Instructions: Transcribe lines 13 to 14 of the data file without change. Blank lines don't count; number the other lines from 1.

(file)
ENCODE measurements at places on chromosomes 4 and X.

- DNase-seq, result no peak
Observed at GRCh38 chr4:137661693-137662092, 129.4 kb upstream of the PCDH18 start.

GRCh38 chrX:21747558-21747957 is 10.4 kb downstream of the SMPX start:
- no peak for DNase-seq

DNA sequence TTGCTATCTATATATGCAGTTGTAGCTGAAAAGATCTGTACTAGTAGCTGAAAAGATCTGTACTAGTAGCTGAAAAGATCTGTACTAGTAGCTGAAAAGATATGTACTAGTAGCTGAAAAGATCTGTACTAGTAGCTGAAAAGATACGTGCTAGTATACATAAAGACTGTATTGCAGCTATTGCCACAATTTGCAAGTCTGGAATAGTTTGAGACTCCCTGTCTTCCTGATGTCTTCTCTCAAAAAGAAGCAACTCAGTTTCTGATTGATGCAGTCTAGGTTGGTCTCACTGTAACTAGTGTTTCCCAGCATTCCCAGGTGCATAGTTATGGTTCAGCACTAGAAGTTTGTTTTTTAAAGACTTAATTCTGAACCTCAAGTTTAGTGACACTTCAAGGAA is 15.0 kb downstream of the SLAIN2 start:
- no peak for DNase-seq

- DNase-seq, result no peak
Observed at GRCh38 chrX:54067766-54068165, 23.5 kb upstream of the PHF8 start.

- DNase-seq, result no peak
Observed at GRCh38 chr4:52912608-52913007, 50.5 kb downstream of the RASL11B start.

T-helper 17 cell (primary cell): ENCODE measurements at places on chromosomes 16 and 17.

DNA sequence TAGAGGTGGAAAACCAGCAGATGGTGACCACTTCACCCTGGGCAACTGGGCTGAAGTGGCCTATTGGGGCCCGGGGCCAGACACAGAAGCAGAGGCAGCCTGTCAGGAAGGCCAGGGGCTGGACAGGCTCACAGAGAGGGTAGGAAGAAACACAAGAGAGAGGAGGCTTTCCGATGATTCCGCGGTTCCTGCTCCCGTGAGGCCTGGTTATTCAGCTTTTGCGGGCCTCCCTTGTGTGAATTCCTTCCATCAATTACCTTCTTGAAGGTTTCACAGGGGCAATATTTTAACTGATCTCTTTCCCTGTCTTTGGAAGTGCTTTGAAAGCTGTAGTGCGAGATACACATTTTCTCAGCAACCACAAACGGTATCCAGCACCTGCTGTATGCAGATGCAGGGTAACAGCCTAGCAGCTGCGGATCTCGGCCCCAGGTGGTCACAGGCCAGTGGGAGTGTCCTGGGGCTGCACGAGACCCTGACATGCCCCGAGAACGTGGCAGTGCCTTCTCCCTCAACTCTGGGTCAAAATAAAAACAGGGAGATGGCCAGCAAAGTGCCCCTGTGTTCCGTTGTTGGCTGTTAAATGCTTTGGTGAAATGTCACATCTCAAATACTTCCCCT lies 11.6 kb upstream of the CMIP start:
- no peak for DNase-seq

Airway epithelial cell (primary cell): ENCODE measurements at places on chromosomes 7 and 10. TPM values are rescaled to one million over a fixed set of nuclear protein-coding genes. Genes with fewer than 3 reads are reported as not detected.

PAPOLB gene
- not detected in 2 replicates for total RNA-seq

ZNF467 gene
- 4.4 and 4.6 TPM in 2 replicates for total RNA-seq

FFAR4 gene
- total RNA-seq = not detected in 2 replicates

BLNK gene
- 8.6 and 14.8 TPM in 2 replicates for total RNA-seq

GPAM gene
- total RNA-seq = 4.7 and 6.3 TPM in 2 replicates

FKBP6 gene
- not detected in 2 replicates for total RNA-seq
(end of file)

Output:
DNA sequence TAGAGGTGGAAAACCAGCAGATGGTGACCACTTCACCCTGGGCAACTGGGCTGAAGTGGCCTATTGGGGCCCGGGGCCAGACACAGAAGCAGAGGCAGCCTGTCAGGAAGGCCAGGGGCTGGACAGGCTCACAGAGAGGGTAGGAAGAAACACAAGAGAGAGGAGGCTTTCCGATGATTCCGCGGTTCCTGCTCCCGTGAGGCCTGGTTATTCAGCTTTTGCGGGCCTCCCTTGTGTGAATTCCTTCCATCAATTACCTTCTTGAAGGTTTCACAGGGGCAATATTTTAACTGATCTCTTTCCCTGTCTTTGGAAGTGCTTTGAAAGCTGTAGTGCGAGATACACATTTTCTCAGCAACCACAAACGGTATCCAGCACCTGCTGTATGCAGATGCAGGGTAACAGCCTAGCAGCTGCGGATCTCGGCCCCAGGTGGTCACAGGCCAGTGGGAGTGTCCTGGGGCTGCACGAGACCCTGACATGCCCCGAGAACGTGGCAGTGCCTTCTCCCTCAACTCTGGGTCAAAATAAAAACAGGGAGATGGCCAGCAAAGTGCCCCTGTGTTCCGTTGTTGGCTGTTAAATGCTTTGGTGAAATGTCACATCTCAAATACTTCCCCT lies 11.6 kb upstream of the CMIP start:
- no peak for DNase-seq